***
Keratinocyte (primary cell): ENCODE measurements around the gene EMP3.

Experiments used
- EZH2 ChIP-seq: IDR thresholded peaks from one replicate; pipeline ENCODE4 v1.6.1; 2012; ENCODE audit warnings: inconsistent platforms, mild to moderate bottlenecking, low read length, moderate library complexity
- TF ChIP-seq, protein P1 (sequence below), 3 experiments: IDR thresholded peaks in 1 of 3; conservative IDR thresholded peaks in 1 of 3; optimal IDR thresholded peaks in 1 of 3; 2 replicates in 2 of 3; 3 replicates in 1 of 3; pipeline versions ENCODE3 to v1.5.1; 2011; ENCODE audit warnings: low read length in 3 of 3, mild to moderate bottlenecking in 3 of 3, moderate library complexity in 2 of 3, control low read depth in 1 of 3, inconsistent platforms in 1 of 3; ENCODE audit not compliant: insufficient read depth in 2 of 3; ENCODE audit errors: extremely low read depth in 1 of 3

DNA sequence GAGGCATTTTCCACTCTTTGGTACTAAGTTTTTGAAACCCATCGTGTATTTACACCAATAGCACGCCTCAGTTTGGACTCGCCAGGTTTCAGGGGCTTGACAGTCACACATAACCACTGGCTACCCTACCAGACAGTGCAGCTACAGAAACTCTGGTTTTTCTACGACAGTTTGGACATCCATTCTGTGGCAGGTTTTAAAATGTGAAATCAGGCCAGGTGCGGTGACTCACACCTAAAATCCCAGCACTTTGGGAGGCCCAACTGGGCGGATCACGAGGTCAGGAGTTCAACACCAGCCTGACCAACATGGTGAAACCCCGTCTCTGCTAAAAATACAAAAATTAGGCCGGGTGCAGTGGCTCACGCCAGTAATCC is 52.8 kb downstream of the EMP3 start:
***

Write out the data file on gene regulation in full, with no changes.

Keratinocyte (primary cell): ENCODE measurements around the gene EMP3.

Experiments used
- EZH2 ChIP-seq: IDR thresholded peaks from one replicate; pipeline ENCODE4 v1.6.1; 2012; ENCODE audit warnings: inconsistent platforms, mild to moderate bottlenecking, low read length, moderate library complexity
- TF ChIP-seq, protein P1 (sequence below), 3 experiments: IDR thresholded peaks in 1 of 3; conservative IDR thresholded peaks in 1 of 3; optimal IDR thresholded peaks in 1 of 3; 2 replicates in 2 of 3; 3 replicates in 1 of 3; pipeline versions ENCODE3 to v1.5.1; 2011; ENCODE audit warnings: low read length in 3 of 3, mild to moderate bottlenecking in 3 of 3, moderate library complexity in 2 of 3, control low read depth in 1 of 3, inconsistent platforms in 1 of 3; ENCODE audit not compliant: insufficient read depth in 2 of 3; ENCODE audit errors: extremely low read depth in 1 of 3

DNA sequence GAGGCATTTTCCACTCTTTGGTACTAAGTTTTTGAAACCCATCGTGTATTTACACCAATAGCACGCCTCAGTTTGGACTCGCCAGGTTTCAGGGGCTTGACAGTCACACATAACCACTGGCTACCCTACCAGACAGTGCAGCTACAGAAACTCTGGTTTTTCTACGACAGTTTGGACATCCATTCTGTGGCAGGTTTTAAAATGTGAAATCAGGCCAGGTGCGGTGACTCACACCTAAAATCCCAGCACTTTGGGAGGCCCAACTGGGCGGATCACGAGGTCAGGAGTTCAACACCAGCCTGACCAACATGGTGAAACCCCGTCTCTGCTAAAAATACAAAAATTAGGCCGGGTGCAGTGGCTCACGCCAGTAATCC is 52.8 kb downstream of the EMP3 start: